11 Introduction

The National Survey of Student Engagement’s 2007 notes the importance of high impact activities where learners “interact with faculty and peers about substantive matters” (National Survey of Student Engagement, 2007, p. 7). High impact activities increase learner engagement and result in greater success in learning. The EDUCAUSE Center for Applied Research (ECAR) reports many younger students prefer an appropriate balance of technology and face-to-face contact with faculty (EDUCAUSE Center for Applied Research, 2007). Further, according to the ECAR National Study of Undergraduate Students and Information Technology (2011), “More students (36 percent) prefer a blended learning environment of seminars and other smaller classes with some online components to any other configuration of face-to-face and online options” (p. 27). Explaining the principle behind this finding, Dziuban, Hartman, and Mehaffy (2014) observe that

Blended learning, in all its various representations, has as its fundamental premise a simple idea: link the best technological solutions for teaching and learning with the best human resources…. encourag[ing] the development of highly interactive and collaborative activities that can be accomplished only by a faculty member in a mediated setting. (p. 332)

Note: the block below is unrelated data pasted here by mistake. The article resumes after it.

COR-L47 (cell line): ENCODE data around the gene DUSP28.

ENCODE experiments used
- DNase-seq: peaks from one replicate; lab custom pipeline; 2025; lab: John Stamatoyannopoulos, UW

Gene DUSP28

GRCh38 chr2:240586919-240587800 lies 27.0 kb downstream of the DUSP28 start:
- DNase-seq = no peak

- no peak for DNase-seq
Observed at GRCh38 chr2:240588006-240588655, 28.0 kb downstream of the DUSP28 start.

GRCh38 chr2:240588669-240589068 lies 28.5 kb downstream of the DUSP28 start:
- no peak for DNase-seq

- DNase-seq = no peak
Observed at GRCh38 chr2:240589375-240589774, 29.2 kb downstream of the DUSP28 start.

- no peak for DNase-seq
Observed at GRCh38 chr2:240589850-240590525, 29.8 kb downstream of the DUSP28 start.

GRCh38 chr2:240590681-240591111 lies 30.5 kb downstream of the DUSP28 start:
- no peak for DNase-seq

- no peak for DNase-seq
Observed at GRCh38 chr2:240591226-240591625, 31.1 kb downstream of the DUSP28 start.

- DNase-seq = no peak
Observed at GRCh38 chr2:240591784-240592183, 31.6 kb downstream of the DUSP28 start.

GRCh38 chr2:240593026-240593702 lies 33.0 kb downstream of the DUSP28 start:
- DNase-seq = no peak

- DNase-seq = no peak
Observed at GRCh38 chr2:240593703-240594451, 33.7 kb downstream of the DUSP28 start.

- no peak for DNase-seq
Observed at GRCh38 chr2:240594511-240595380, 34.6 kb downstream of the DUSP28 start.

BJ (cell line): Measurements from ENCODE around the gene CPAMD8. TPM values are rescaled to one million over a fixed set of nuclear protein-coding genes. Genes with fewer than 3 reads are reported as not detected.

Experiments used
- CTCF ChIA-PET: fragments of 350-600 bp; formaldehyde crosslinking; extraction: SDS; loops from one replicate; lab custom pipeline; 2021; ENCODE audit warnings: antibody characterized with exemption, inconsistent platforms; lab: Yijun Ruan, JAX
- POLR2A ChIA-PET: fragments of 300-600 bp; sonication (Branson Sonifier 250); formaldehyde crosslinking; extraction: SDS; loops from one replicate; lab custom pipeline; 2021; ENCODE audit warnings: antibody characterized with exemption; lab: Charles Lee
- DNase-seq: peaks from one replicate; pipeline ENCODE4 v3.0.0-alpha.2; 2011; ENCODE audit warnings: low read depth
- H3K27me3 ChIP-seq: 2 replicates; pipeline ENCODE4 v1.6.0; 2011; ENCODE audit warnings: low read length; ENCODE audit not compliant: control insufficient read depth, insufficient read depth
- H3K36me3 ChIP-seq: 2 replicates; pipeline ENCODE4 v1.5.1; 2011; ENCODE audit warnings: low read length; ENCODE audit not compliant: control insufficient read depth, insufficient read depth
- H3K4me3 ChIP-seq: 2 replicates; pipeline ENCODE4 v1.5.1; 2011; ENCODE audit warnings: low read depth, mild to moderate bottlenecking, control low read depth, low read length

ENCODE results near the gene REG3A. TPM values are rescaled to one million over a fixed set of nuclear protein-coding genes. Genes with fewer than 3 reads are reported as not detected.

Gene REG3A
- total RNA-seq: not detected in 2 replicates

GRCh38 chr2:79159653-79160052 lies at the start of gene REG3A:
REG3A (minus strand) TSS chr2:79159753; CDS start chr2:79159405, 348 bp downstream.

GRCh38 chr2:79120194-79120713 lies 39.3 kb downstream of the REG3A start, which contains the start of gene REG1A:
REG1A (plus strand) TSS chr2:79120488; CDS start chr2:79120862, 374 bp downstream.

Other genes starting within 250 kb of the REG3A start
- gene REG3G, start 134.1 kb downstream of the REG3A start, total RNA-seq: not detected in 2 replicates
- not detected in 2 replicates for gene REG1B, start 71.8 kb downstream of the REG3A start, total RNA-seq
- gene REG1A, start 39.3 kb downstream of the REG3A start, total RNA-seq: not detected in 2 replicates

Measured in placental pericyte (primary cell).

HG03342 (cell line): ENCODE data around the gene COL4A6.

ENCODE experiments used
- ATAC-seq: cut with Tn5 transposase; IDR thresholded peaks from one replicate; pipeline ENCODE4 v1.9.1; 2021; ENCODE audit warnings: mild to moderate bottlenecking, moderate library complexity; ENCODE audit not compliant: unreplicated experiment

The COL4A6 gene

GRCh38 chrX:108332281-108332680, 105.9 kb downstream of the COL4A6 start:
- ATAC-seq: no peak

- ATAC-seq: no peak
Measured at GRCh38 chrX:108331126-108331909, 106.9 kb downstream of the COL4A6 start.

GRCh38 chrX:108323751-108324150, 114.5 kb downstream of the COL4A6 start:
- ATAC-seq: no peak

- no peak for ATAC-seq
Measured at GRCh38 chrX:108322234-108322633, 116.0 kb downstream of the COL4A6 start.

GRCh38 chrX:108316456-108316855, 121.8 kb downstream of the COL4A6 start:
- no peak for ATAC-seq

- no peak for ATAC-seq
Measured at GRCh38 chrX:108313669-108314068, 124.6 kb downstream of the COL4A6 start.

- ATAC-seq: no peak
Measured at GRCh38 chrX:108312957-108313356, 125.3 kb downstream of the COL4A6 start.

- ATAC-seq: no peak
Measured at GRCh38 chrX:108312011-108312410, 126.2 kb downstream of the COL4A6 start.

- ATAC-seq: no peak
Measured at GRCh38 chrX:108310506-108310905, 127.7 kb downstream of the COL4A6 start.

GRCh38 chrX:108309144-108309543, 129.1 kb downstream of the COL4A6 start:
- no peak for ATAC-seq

Even though technology enables greater learner control and autonomy, learners generally value social contact and faculty guidance, especially when entering a new field or course of study (de Laat, 2006). In fact, some might argue that student interaction with faculty and with other students in the context of learning is an expression of a basic human need.


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